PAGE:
Is it time for ag advocates to switch gears?

Is it time for ag advocates to switch gears?

“It’s time to quit educating and start communicating.” That was the message Mike Barnett, Texas Farm Bureau senior associate director of public relations, wrote in a recent column titled, “5 things ag is doing wrong (and how to correct them).”

Barnett points out that phrases like “safe, wholesome and affordable food” and “feeding a hungry world” don’t resonate with consumers and offers a different approach to connecting producers to consumers.

He suggests that the traditional approach to advocating for agriculture has gotten old, and I think he makes a good point in his strategy to reach curious consumers in a more effective way.

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1. Safe, wholesome and affordable food.

Barnett writes, "Quit talking about it. People don’t want good news. Bad news sells. Talk about famine, pestilence and food that makes you sick. That’s what you’ll have if American farmers go out of business."

2. Don’t attack food activists.

"Embrace them instead," suggests Barnett. "Speak about how going back to 40 acres and a mule will make life much more expensive for consumers. And much more profitable for farmers. The few that survive, anyway."

3. Feeding a hungry world.

He explains, "Consumers don’t care. Research verifies it. Think good old USA. Demonstrate American farms are hard at work. Feeding American families."

4. Farmers are the original environmentalists.

"That may be true," admits Barnett. "But consumers don’t believe it. Talk about technology. And how it allows you to feed more American families (see above). And oh, by the way, farmers are using much less pesticides and fertilizers and making the environment better for everyone because of it.

5. “I’m a farmer and I’ll tell you what you need to know about food and you need to believe it because I know what I’m talking about.”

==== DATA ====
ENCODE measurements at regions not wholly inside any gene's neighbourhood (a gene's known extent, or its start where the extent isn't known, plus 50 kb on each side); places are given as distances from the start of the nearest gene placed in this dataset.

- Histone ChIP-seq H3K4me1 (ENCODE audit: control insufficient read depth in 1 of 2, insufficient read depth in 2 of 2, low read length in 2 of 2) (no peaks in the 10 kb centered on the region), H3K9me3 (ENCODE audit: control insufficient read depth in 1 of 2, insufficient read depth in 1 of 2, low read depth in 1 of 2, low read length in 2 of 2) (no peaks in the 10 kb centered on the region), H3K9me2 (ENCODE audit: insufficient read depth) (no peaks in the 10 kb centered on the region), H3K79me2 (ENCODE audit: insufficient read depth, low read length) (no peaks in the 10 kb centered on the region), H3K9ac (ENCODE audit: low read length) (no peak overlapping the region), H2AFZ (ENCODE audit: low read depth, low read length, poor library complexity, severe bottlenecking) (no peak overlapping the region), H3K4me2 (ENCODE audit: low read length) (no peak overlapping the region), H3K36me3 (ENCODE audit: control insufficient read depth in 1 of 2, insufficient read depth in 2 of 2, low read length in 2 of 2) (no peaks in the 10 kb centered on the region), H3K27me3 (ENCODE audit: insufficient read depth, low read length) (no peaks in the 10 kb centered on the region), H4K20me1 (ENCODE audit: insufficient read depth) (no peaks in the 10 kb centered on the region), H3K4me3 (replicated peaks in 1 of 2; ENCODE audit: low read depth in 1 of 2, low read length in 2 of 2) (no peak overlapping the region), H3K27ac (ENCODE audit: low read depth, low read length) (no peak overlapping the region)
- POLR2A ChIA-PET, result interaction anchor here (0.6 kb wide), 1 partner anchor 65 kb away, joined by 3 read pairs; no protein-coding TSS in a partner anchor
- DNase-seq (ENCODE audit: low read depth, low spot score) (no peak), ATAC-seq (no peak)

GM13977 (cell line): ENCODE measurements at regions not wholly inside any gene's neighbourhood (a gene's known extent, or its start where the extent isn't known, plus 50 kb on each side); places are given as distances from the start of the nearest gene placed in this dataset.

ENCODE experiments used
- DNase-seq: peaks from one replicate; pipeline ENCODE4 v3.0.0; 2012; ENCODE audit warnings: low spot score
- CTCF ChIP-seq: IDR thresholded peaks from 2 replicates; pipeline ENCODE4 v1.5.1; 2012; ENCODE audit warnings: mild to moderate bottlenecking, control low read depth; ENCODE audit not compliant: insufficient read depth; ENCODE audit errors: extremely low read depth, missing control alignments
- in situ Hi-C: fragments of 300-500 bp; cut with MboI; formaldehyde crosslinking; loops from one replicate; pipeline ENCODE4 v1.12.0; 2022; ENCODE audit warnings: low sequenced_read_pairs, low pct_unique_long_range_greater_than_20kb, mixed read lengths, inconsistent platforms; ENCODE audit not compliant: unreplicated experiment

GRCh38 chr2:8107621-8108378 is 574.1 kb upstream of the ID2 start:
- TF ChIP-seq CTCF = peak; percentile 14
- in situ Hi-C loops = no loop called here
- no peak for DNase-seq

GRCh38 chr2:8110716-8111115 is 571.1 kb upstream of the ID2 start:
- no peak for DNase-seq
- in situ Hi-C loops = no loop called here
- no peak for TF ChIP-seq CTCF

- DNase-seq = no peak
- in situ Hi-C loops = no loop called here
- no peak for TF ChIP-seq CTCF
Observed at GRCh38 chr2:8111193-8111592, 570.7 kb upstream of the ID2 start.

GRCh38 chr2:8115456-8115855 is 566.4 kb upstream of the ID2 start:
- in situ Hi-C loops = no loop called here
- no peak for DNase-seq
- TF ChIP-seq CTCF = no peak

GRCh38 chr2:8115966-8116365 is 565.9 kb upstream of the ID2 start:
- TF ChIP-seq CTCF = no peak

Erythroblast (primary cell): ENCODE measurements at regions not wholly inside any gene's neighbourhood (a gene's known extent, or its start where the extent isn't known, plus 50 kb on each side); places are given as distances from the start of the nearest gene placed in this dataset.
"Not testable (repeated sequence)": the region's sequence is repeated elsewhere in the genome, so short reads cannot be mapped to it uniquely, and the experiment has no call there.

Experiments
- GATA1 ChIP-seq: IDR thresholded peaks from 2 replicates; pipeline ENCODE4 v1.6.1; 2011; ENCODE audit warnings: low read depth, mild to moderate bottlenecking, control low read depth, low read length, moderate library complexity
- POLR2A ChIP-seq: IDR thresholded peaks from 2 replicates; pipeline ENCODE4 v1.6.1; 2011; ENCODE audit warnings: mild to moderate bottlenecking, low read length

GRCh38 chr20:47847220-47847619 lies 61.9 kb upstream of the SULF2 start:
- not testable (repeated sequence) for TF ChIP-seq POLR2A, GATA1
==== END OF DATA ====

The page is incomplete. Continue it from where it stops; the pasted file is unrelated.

"That’s so old school," he says. "Consumers are going to question you about how their food is grown. Better get used to it. Because it’s a trend that’s not going away."

I’ve often said that even though modern agricultural practices are backed by sound science, it’s emotions that appeal to consumers so well. That’s why animal rights activists are so effective — because they are able to effectively tug on the heartstrings of well-intentioned Americans without actually following through on their promises to save and protect the animals they profess to be champions for. I’m not saying agriculture should take a page out of their playbook, but in all of our earnestness to share our agricultural story, we forget that headlines that go viral online aren’t the positive stories — all too often they are the sensational, the negative, and the shocking.

So I think what Barnett is trying to say is that the safe approach to advocacy may get lost in translation; whereas if we present our messages in a cause-and-effect fashion, consumers will see how the repercussions of their voting and/or buying decisions might impact them and their families in the long run. The examples of famine, food borne illnesses, and rising grocery prices Barnett lists are a good starting point to discuss when a consumer wants to know why the “idyllic” 1950s farm should beat out modern agriculture’s technological advancements.

As you post things on social media this week, perhaps this approach might be a good one to try. As Barnett says, “It’s time to switch gears. Sometimes the tried and true gets old and tired.”

The opinions of Amanda Radke are not necessarily those of beefmagazine.com or Penton Agriculture.

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